In Praise of…

ea_readingroom_1The following “praise” of the East Asian Library’s reading room appeared in an essay entitled “In Praise of Corn Dogs*,” a piece a recent Washington University graduate Caleb DeLorme (Class of 2016 – Comparative Literature) wrote as a creative project for a class.

“There are plenty of rooms at Wash U that look gothic, but the East Asian Library is the only one that smells gothic. Its wooden accoutrements are burnished with the patina so beloved of Tanizaki, and the true jewel among them is the small flight of stairs that leads to the study rooms. The compact staircase brings to mind the steps leading to the raised pulpit of a Catholic cathedral. More importantly, they are the only stairs on campus that creak properly. Most of our stairs clack when ascended, but a gothic staircase should creak. Anyone fortunate enough to spend time in this library will not be surprised to find that it is also the only room on campus that is lighted as it should be. Candelabras are chained to the ceiling, yielding a mild illumination that does not compete with the pale glow of the large windows. These fixtures are equipped with electric candles rather than their wax equivalents (the ideal) but they are endlessly superior to the fluorescent floodlights that provide most of the filling for the twinkie of Washington University. The East Asian Library is the most authentically European room we have.”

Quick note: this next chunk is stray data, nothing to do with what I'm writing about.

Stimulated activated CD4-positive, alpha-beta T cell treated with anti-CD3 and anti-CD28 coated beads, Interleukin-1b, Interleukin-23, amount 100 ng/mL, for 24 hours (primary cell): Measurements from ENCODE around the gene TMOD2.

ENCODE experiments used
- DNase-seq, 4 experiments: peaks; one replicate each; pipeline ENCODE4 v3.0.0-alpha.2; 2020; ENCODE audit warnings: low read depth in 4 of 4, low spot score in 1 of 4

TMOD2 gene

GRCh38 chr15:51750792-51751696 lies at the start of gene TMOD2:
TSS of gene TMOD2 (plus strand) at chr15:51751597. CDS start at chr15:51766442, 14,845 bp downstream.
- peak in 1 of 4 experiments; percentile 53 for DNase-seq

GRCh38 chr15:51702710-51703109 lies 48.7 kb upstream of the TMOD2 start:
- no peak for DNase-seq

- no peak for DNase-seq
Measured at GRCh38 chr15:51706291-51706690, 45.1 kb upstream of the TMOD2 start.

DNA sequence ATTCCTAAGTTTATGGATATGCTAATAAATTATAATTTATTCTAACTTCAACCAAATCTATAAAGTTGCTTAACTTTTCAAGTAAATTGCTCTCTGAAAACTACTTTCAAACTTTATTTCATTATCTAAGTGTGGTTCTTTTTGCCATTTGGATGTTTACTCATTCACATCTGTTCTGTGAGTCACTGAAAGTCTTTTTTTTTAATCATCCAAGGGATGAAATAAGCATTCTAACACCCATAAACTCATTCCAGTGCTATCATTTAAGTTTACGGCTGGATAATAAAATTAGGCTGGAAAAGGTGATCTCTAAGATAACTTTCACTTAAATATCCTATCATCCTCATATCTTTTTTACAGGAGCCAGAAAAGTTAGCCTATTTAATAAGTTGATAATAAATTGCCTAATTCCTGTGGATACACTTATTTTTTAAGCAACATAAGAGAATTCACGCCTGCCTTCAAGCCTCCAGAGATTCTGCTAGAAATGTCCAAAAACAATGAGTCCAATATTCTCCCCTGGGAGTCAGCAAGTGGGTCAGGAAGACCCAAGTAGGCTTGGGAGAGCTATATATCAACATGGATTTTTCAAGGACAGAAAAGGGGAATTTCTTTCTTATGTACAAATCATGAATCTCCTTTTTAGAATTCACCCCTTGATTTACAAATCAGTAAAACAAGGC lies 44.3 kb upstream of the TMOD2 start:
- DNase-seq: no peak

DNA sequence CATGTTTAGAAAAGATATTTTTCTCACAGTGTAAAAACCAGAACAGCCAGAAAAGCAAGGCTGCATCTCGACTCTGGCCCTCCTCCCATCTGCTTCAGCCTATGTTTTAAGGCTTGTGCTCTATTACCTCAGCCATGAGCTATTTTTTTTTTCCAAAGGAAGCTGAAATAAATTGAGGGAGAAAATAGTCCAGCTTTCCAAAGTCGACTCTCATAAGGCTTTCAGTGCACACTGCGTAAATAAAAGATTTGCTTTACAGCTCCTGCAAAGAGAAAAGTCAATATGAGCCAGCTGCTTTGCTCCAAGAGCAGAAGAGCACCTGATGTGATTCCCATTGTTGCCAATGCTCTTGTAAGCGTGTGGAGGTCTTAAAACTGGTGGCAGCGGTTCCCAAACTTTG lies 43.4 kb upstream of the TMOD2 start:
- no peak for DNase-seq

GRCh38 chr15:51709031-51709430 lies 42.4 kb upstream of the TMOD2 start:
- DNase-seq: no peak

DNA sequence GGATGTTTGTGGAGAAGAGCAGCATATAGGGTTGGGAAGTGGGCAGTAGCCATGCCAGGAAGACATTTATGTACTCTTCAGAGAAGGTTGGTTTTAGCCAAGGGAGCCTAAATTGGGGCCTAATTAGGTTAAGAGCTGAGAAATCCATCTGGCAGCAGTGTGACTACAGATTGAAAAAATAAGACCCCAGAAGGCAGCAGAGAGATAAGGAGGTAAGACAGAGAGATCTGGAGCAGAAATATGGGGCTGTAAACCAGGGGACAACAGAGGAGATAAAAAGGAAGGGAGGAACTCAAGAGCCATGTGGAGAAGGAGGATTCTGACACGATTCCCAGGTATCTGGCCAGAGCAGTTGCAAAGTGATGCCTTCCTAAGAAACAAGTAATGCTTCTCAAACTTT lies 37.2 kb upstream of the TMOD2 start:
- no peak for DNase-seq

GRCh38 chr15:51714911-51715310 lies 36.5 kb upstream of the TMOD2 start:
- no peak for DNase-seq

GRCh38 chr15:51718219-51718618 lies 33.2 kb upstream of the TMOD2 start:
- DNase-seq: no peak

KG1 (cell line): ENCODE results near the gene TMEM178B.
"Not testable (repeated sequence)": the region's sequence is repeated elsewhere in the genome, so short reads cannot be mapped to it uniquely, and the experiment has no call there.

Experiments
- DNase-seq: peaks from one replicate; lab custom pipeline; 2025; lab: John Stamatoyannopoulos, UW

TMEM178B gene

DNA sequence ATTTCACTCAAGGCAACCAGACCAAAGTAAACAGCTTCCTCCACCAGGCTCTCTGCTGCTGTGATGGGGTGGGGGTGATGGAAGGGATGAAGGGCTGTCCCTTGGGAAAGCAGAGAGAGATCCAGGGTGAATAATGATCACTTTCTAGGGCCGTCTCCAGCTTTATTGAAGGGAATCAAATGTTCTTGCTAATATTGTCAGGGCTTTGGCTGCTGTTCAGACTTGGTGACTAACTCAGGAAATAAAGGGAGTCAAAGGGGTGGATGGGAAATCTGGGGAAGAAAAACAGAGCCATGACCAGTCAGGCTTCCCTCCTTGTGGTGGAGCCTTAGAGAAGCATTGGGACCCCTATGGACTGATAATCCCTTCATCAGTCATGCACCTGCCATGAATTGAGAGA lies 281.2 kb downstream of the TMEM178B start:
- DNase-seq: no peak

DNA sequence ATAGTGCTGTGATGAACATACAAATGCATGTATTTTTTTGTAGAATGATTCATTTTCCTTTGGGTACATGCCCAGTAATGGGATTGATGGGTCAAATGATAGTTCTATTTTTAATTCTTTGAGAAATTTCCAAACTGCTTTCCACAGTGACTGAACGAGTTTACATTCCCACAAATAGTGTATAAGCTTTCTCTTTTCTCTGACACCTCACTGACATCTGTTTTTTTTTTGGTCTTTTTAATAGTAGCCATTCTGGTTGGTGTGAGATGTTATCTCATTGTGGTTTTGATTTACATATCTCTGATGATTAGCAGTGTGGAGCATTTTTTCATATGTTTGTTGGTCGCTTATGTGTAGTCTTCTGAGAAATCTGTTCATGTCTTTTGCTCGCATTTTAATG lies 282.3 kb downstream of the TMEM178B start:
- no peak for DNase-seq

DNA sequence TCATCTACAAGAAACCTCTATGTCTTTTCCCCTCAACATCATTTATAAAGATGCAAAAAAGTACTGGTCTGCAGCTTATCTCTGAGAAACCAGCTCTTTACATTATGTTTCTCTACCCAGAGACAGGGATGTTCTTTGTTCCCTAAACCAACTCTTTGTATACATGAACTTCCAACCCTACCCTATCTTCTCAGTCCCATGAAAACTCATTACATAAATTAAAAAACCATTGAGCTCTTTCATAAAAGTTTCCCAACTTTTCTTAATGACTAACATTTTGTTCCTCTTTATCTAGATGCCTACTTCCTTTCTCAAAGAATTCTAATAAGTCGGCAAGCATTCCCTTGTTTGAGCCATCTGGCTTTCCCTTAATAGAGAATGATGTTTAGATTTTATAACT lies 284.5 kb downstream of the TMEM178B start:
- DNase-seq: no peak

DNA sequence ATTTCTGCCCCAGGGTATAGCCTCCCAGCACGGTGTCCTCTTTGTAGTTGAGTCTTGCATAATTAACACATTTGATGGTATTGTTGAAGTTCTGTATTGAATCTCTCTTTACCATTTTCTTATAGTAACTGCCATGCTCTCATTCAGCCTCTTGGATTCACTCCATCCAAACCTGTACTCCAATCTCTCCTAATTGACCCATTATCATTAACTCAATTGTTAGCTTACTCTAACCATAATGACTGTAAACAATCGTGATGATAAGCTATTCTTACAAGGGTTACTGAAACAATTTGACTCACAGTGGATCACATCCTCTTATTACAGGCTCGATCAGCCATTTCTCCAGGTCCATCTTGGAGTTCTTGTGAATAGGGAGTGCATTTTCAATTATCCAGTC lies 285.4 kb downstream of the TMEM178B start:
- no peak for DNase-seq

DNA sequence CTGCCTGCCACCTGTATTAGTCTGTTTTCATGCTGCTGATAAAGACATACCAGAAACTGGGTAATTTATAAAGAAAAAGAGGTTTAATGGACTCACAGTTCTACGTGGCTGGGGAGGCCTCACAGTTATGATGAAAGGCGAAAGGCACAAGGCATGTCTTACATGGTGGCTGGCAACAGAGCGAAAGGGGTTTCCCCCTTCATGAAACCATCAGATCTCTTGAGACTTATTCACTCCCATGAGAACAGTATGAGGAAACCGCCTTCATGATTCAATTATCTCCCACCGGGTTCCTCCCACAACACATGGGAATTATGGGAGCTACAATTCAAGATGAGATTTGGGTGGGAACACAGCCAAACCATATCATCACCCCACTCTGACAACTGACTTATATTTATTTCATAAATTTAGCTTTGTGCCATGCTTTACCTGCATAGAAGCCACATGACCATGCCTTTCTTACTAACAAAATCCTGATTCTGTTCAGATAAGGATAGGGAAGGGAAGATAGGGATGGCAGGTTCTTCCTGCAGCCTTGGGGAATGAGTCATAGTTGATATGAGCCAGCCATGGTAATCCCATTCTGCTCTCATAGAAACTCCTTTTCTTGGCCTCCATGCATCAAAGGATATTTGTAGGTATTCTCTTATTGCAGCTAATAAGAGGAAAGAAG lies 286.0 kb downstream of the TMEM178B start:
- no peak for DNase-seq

* The title is a parody of “In Praise of Shadows” (陰翳礼讃/In’ei Raisan), a meditative essay on Japanese aesthetics by author Tanizaki Jun’ichiro.

January Hall, in which the East Asian Library is housed, was built in 1922 and dedicated in 1923. Originally, Washington University School of Law called the building home, and what is now the reading room to the East Asian Library was the main reading room for the Law Library. The East Asian Library moved in in 1972, after the space was vacated by the law school. Now our reading room is one of the most popular study destination for the members of the Washington University community. The room has 100+ seats, all of which are designated “quiet study” area.

Rows of fluorescent lights were once installed above the reading room alongside the “candelabra,” but the fixture was restored (more or less) to original in the 1990s, according to Tony Chang, East Asian Librarian. We may be repairing the short wooden staircase to the group study room soon (we feel it squeaks a little too much), but we hope to preserve enough creak to preserve its true gothic appeal.

Thank you, Caleb, for sharing the essay with us, and agreeing for us to share it on a blog post!

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